A nonprofit publication of the Kentucky Center for Public Service Journalism

Lauren and Rob Hudson: Positive messages for youth about exceptionalism through work ethic

Columns for families based on the book “It Can Be Done” @studentsleadusa

President Thomas Jefferson once joked “I’m a great believer in luck and I find the harder I work, the more I have of it.”

Just about every successful person agrees that work comes before success. In other words, “lucky breaks” usually occur after our work ethic moves us into the best position to take advantage of life’s opportunities.

The need for a strong work ethic is another part of American life so important we need two columns to cover it. Today’s column explains how crucial work ethic will be to our future exceptionalism as individuals. Next week we address how work ethic continues to be a key factor for the entire country’s success.

If having a great work ethic were easy, everybody would have one. Exceptional people overcome “work ethic enemies,” beginning with a simple desire at times not to work. Leisure time almost always seems like more fun than work, but even if at times we think of “work” as all or mostly bad, we will have experiences which tell us otherwise.

Some of our very best days will come from the sense of accomplishment we have following a long day’s work. President Franklin D. Roosevelt said, “Happiness lies in the joy of achievement and the thrill of creative effort.” Americans who learn this have a great chance to become exceptional.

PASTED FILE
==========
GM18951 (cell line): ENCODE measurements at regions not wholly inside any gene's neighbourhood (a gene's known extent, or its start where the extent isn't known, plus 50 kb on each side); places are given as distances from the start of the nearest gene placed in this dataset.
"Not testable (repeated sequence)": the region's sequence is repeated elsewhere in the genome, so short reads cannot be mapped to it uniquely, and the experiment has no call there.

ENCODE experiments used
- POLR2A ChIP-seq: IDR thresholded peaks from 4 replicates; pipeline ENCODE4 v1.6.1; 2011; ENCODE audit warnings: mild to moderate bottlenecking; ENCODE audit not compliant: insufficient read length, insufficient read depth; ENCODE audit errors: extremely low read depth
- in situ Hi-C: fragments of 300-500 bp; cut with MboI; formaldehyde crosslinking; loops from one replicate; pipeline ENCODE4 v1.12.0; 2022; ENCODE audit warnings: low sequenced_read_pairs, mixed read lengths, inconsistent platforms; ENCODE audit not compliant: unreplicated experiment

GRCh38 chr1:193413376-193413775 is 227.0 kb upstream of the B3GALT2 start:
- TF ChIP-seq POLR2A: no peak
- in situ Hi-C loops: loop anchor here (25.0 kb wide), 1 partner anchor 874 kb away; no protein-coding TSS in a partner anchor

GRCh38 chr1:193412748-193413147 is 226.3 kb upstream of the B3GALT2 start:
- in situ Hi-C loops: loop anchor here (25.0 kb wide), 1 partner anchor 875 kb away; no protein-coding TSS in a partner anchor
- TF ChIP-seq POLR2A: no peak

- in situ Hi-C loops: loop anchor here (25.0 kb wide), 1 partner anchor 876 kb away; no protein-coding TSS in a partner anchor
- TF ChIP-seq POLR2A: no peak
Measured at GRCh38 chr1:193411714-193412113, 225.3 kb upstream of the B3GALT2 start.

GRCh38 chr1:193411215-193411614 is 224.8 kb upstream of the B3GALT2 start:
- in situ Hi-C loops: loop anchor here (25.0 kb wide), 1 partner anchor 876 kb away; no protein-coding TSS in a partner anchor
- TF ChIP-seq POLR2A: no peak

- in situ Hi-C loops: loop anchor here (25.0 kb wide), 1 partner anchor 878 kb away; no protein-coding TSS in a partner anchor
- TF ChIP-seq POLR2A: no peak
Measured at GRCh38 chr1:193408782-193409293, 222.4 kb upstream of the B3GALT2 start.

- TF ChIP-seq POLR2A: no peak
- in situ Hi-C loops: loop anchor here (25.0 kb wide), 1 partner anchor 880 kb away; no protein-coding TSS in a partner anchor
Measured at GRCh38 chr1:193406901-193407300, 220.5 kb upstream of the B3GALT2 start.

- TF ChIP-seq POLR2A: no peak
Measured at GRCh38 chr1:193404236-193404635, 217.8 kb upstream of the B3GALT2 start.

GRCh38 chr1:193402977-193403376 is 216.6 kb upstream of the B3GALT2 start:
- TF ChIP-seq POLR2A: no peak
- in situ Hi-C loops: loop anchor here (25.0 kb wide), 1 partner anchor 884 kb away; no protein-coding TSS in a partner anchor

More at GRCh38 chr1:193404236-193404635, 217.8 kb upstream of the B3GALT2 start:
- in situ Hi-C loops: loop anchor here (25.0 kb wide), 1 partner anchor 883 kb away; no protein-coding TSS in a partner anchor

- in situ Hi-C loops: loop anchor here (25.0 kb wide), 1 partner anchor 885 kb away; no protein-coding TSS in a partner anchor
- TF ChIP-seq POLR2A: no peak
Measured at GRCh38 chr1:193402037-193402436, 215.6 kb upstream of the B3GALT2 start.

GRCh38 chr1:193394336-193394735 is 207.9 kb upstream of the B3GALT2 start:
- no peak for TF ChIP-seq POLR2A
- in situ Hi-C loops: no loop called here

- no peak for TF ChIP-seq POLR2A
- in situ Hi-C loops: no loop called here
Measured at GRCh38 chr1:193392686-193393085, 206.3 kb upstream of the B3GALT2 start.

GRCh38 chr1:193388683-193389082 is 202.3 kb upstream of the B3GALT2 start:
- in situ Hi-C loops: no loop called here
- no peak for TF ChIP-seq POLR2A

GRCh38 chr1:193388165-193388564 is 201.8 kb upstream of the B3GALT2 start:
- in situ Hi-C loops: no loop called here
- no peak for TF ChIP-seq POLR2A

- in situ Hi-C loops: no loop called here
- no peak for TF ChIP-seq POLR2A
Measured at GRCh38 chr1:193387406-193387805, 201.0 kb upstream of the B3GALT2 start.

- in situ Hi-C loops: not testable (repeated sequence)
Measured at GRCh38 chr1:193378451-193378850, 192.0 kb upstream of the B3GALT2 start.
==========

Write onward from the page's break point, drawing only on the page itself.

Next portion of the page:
What if we don’t like our work on our first job? Lots of people don’t, but our first job will not be our best job. Doing well on our first job can lead to another job we like better. For example, ten years after we leave that first job our first employer’s recommendation might help us land the best job of our lives.

What if we don’t like our pay? Almost nobody starts at the top. If we finish school and we want to climb higher, we probably have decades in our work lives left to get there. Our first job shouldn’t be our last job, nor should it be our highest paying job.

Making money is mostly about our knowledge, skills, abilities and work ethic. The more job value we provide in the marketplace, the more we will make. The work we do today will determine whether we move down, sideways, or up. Many people start at a government minimum wage, but most people later earn much more money.

What if we must work long hours? We all need breaks and we need lives outside work. As young people, we can choose to think of longer work hours differently. If we work on a complex job, longer hours mean we’ll be learning the job more quickly. It takes many years to master some jobs, but the long hours won’t last forever. People who work hard and make their mark when younger often have far more leisure time when they’re older and “established” in a career.

What if we do our best, but we fail at a job anyway? Nobody promised us a job lasting forever and nobody will guarantee we’ll always be treated fairly. If we failed big, there’s a good chance we weren’t meant for that job in the first place. Failure can be life’s way of sending us in a different, better direction.

Some of our most successful Americans succeeded only after they failed again and again. All of us will have wins and losses, successes and failures. Whatever path we choose, whether working for an employer, in a household, or both, the desire or determination to work hard will help. People who have a great work ethic and keep trying almost always become exceptional.

Next week when we further explore the importance of a strong work ethic to America’s success. Frost Brown Todd Member LLC Rob Hudson is a Past Chair of the Northern Kentucky Chamber and a recipient of its Frontiersman Award. 2018 Independent Author of the Year Lauren Hudson is a Singletary Scholar at the University of Kentucky.

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